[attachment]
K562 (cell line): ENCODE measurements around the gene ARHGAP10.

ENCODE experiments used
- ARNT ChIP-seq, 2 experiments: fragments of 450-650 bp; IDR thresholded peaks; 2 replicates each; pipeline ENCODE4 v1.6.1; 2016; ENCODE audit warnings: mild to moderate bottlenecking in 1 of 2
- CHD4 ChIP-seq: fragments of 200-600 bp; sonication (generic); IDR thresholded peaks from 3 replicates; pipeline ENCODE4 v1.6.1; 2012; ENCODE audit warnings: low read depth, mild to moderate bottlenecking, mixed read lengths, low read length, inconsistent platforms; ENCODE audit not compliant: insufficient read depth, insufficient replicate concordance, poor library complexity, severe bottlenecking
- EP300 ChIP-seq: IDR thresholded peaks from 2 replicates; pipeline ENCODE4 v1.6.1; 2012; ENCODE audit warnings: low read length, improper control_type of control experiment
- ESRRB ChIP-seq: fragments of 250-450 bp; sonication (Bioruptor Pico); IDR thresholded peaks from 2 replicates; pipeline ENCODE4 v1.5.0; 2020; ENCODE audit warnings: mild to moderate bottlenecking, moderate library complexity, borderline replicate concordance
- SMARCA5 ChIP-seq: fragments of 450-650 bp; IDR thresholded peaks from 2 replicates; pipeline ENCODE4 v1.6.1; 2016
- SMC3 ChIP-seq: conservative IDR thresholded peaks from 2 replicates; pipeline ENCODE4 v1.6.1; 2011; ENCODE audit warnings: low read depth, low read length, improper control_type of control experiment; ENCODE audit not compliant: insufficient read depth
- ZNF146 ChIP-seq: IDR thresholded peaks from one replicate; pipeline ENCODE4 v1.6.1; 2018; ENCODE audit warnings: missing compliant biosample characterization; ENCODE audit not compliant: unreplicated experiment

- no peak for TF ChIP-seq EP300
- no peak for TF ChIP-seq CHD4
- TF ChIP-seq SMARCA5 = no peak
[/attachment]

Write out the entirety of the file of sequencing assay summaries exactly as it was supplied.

K562 (cell line): ENCODE measurements around the gene ARHGAP10.

ENCODE experiments used
- ARNT ChIP-seq, 2 experiments: fragments of 450-650 bp; IDR thresholded peaks; 2 replicates each; pipeline ENCODE4 v1.6.1; 2016; ENCODE audit warnings: mild to moderate bottlenecking in 1 of 2
- CHD4 ChIP-seq: fragments of 200-600 bp; sonication (generic); IDR thresholded peaks from 3 replicates; pipeline ENCODE4 v1.6.1; 2012; ENCODE audit warnings: low read depth, mild to moderate bottlenecking, mixed read lengths, low read length, inconsistent platforms; ENCODE audit not compliant: insufficient read depth, insufficient replicate concordance, poor library complexity, severe bottlenecking
- EP300 ChIP-seq: IDR thresholded peaks from 2 replicates; pipeline ENCODE4 v1.6.1; 2012; ENCODE audit warnings: low read length, improper control_type of control experiment
- ESRRB ChIP-seq: fragments of 250-450 bp; sonication (Bioruptor Pico); IDR thresholded peaks from 2 replicates; pipeline ENCODE4 v1.5.0; 2020; ENCODE audit warnings: mild to moderate bottlenecking, moderate library complexity, borderline replicate concordance
- SMARCA5 ChIP-seq: fragments of 450-650 bp; IDR thresholded peaks from 2 replicates; pipeline ENCODE4 v1.6.1; 2016
- SMC3 ChIP-seq: conservative IDR thresholded peaks from 2 replicates; pipeline ENCODE4 v1.6.1; 2011; ENCODE audit warnings: low read depth, low read length, improper control_type of control experiment; ENCODE audit not compliant: insufficient read depth
- ZNF146 ChIP-seq: IDR thresholded peaks from one replicate; pipeline ENCODE4 v1.6.1; 2018; ENCODE audit warnings: missing compliant biosample characterization; ENCODE audit not compliant: unreplicated experiment

- no peak for TF ChIP-seq EP300
- no peak for TF ChIP-seq CHD4
- TF ChIP-seq SMARCA5 = no peak